from The American Heritage® Dictionary of the English Language, 4th Edition

  • n. The upper story formed by the lower slope of a mansard roof.

from Wiktionary, Creative Commons Attribution/Share-Alike License

  • adj. having two slopes on each side, the lower being steeper than the upper
  • n. A mansard roof
  • n. The upper storey of a building, surrounded by such a roof

from The Century Dictionary and Cyclopedia

  • n. In French, a mansard roof; a dormer-window; hence, a chamber lighted by such a window; a chamber in the roof: in English used in all these senses. See Mansard roof, under roof.

from WordNet 3.0 Copyright 2006 by Princeton University. All rights reserved.

  • n. a hip roof having two slopes on each side
  • adj. (of a roof) having two slopes on all sides with the lower slope steeper than the upper


from The American Heritage® Dictionary of the English Language, 4th Edition

French mansarde, after François Mansart (1598-1666), French architect.

from Wiktionary, Creative Commons Attribution/Share-Alike License

Borrowing from French mansarde, from Francois Mansart, French architect


  • A man of average height must stoop under the beams of the little mansard chamber in No. 20 Bonngasse.

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  • His mansard-roofed summer mansion- called Bleak House - stood at what is now 13th and Geranium until it was torn down in 1916.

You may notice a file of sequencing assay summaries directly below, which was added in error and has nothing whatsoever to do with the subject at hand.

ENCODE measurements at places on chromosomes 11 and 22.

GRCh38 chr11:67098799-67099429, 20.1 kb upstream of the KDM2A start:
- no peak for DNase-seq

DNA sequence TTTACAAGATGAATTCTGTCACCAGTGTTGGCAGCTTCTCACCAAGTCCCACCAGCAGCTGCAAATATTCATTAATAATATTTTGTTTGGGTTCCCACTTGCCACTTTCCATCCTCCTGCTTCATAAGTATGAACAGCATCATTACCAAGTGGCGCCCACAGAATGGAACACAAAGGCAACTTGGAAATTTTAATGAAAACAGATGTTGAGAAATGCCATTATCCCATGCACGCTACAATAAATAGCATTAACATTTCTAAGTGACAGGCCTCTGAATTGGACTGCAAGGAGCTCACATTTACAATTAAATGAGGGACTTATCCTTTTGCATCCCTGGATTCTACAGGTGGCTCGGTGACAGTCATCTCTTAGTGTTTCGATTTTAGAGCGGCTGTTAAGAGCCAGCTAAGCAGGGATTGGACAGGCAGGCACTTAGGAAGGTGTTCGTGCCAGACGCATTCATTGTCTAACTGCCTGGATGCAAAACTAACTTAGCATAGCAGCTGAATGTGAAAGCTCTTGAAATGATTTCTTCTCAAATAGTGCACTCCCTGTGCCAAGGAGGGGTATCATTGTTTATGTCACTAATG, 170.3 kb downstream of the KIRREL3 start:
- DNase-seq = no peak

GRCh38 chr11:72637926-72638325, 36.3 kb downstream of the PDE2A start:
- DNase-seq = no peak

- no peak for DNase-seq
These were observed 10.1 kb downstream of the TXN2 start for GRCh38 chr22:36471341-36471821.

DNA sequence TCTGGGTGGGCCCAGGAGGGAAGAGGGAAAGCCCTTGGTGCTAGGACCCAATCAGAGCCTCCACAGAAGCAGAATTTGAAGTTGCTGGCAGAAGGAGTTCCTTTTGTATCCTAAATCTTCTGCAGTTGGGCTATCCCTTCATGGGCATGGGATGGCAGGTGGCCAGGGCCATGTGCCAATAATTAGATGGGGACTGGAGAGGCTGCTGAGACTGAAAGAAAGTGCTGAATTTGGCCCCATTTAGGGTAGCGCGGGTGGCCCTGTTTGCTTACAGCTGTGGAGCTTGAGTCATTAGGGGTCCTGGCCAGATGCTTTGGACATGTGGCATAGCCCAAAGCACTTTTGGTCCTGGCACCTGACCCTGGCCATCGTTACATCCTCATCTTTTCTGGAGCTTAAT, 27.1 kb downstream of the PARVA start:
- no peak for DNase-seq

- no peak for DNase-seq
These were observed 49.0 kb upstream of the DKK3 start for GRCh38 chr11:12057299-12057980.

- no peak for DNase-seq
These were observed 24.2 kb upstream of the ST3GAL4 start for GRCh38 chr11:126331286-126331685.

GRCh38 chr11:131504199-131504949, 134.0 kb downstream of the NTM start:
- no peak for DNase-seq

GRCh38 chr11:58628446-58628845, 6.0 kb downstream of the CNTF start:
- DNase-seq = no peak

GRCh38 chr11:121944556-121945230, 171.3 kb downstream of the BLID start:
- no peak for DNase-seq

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  • It has a mansard roof, and is in northern California.

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  • Later, in the 1870s, with the French no longer Britain's naturalenemies, Second Empire architecture became popular, with its telltale mansard roofs, dormer windows and bracketed balconies.

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  • Late Victorian, solidly brick built, it rose through three floors of diminishingly elaborate casement windows, the uppermost arched attractively and poking out from a fine mansard roof.

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  • So perhaps the architect should put in for a three-storey building with a mansard roof (which would be a couple of feet taller than the building opposite), getting the developer four storeys.

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  • He'd gone up there with another altar boy from Moosup; the two occupied separate rooms in the old Victorian house, a place whose long windows and mansard roof made it look like something out of the Addams Family.

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  • A 1997 fire destroyed the top stories, including the mansard, of what was originally a six-story structure.

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  • In "Paris Through a Window," a human-headed yellow cat perches on a window sill; the Eiffel Tower looms above mansard roofs; a parachute-jumper descends from the tower; an upside-down train and two figures float past; a blue-faced, Janus-headed man lurks in a corner, holding a heart in his blue palm.

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  • With its mansard roof and intricately ornamental exterior, 901 Broadway was an obvious candidate for landmark status, which it received in 1977.

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